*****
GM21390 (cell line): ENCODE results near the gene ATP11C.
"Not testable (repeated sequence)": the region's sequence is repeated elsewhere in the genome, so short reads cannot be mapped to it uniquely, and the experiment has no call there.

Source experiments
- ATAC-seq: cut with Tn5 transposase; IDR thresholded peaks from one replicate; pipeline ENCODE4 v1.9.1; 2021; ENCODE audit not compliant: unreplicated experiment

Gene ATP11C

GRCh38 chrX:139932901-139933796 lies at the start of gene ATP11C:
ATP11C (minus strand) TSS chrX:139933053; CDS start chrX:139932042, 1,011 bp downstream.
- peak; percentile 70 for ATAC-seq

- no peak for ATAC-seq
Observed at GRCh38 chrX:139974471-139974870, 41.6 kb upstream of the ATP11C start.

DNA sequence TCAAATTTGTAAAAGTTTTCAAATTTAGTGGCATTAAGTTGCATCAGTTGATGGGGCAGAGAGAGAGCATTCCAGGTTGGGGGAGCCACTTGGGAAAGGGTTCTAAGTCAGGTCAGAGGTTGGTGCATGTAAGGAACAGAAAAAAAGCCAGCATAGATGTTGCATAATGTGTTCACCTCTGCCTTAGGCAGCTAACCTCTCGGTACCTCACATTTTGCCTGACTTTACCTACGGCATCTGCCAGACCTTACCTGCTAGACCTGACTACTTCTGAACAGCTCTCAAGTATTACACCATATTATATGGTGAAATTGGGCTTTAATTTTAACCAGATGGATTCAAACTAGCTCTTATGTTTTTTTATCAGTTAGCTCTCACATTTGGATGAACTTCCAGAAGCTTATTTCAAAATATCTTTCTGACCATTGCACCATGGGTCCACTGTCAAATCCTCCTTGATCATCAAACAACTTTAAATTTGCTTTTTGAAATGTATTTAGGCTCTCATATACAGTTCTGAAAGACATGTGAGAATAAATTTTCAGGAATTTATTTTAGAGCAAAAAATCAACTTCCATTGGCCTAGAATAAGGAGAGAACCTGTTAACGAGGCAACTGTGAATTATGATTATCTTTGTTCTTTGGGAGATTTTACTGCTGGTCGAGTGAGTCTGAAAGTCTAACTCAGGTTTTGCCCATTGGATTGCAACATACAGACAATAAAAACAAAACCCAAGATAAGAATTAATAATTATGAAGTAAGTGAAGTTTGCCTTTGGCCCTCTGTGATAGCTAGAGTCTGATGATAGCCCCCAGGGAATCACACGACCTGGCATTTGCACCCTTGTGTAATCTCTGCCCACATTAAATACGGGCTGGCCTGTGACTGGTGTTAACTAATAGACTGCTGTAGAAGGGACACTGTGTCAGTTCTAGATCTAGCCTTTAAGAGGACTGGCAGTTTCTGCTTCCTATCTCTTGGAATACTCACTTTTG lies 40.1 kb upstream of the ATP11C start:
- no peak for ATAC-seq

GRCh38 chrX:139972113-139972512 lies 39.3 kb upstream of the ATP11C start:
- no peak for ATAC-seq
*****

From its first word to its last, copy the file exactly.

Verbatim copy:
GM21390 (cell line): ENCODE results near the gene ATP11C.
"Not testable (repeated sequence)": the region's sequence is repeated elsewhere in the genome, so short reads cannot be mapped to it uniquely, and the experiment has no call there.

Source experiments
- ATAC-seq: cut with Tn5 transposase; IDR thresholded peaks from one replicate; pipeline ENCODE4 v1.9.1; 2021; ENCODE audit not compliant: unreplicated experiment

Gene ATP11C

GRCh38 chrX:139932901-139933796 lies at the start of gene ATP11C:
ATP11C (minus strand) TSS chrX:139933053; CDS start chrX:139932042, 1,011 bp downstream.
- peak; percentile 70 for ATAC-seq

- no peak for ATAC-seq
Observed at GRCh38 chrX:139974471-139974870, 41.6 kb upstream of the ATP11C start.

DNA sequence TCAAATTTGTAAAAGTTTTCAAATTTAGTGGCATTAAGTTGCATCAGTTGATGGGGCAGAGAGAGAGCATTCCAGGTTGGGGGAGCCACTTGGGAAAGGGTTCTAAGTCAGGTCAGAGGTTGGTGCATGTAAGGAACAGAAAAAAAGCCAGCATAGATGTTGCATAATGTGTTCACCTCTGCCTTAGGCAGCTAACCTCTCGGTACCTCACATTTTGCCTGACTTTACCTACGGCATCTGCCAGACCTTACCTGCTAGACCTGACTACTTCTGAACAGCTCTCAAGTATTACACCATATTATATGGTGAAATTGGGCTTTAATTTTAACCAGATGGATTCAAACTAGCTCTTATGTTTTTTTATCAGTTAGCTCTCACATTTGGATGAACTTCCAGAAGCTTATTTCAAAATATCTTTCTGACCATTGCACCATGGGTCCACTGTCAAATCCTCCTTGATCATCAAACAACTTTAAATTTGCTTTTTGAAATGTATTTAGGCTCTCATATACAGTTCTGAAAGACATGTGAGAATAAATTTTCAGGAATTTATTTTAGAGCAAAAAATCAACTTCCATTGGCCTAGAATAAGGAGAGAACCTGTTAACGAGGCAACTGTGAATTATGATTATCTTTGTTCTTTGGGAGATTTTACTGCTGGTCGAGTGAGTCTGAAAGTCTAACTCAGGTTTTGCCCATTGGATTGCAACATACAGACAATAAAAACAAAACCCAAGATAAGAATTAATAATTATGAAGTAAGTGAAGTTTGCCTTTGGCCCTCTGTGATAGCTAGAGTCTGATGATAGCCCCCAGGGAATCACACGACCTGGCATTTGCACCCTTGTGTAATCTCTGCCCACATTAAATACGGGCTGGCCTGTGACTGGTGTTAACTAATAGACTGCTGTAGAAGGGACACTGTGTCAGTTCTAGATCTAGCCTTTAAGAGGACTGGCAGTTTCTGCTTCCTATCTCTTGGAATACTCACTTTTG lies 40.1 kb upstream of the ATP11C start:
- no peak for ATAC-seq

GRCh38 chrX:139972113-139972512 lies 39.3 kb upstream of the ATP11C start:
- no peak for ATAC-seq